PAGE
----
Unless you are living in a galaxy far, far away you have heard about the December 18, 2015 release of Star Wars: the Force Awakens. Fans of all ages of the Star Wars movies are excited about this new chapter in the saga. Since the release of Star Wars in 1977, the movies have become one of the most profitable film series in U.S. film history, and have become a cultural institution. Although the Social Science, Philosophy & Religion Department isn’t the first place one thinks of when they think of Star Wars, the department does have some books that tie into the movies’ underlying themes.
The Star Wars saga invokes classic themes of good vs evil, darkness and light, metaphysical power, a mythic quest or journey, and the fulfilling of one’s destiny. In 1999, Bill Moyers interviewed George Lucas, the creator of Star Wars, in the interview titled Mythology of Star Wars: with George Lucas and Bill Moyers (read the transcript here). Lucas discussed the mythology of the Star Wars movies, and that he considered Joseph Campbell to be a mentor. Lucas drew inspiration for the hero’s journey from Campbell’s classic work on comparative mythology titled Hero with a Thousand Faces. Copies at Los Angeles Public Library can be found with the call number 291 C188. Other books authored by Campbell are shelved nearby. In general, books on the subject of world mythology can be found starting with the call number of 291.
Lucas also told Moyers in the same interview that he didn’t see Star Wars as “profoundly religious”, but that almost every religion has tried to relate to aspects of Star Wars. Three such examples in the Library’s collection are Roy M. Anker’s Catching light: looking for God in the movies (2004, 791.2 A611, specifically Chapter 8: “Tracking the Force”), Matthew Bortolin’s Dharma of Star Wars (2005, 294.34 B739), and Dick Staub’s Christian wisdom of the Jedi (2005, 248.83 SS798). The dualism in the Force between the Jedi and the Sith have also been compared to yin-yang of Taoism, and the battle between good and evil found in Zoroastrianism (see pp. 68-69 of Ross Shepard Kraemer’s 2001 Religions of Star Trek, 809.2954 S795Kra). Books on comparative religion can be found starting in the 290 call number area; for example, Huston Smith’s World’s Religions 290 S6494 2009.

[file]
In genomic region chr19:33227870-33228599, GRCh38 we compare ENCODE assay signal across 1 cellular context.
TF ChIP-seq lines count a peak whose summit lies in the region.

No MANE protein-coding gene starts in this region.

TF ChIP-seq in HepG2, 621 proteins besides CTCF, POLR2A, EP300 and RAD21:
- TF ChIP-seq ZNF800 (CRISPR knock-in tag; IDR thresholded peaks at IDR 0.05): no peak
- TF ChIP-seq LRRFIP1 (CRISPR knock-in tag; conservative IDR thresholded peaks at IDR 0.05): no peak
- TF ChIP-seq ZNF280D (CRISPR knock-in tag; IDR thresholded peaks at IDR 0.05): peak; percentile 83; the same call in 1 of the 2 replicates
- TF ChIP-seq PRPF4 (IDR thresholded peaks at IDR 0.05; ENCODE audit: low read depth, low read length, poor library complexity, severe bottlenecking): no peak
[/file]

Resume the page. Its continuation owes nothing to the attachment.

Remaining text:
The metaphysical aspect in the Star Wars movies is “the Force”. According to Obi-Wan Kenobi, the Force is “an energy field created by all living things. It surrounds us and penetrates us; it binds the galaxy together.” (Star Wars, 1977). Those that properly use the Force can perform psychokinesis (the ability to move objects with their mind); either read others’ thoughts or manipulate their minds; and blow up a Death Star with a million-in-one photon torpedo shot. If you want to explore your Jedi potential, search for books in the Library’s catalog (http://www.lapl.org) under the subject heading of psychic ability. If you try your hand at psychokinesis, be sure to start with something small, such as a library golf pencil. Don’t be discouraged…soon you will be moving objects such as library furniture or even your X-Wing fighter in no time! Just remember, a Jedi uses the Force for good and compassion. In other words, to mix in a quote from another Disney-owned property, “With great power comes great responsibility.”
Books on psychic ability or intuition are generally shelved in the 133.8 call number area. Here are a couple of sample titles to get started:
133 B623 Barnum, Melanie (2014). Psychic abilities for beginners: awaken your intuitive senses.
133.8 C624, Clegg, Brian (2015). Extra sensory: the science and pseudoscience of telepathy and other powers of the mind.
If you are interested in any of the books on mythology, psychic ability, or comparative religion, visit your nearest Los Angeles Public Library location or search online at http://www.lapl.org. Explore the Library’s collection, we have a really good feeling that you will find something that interests you!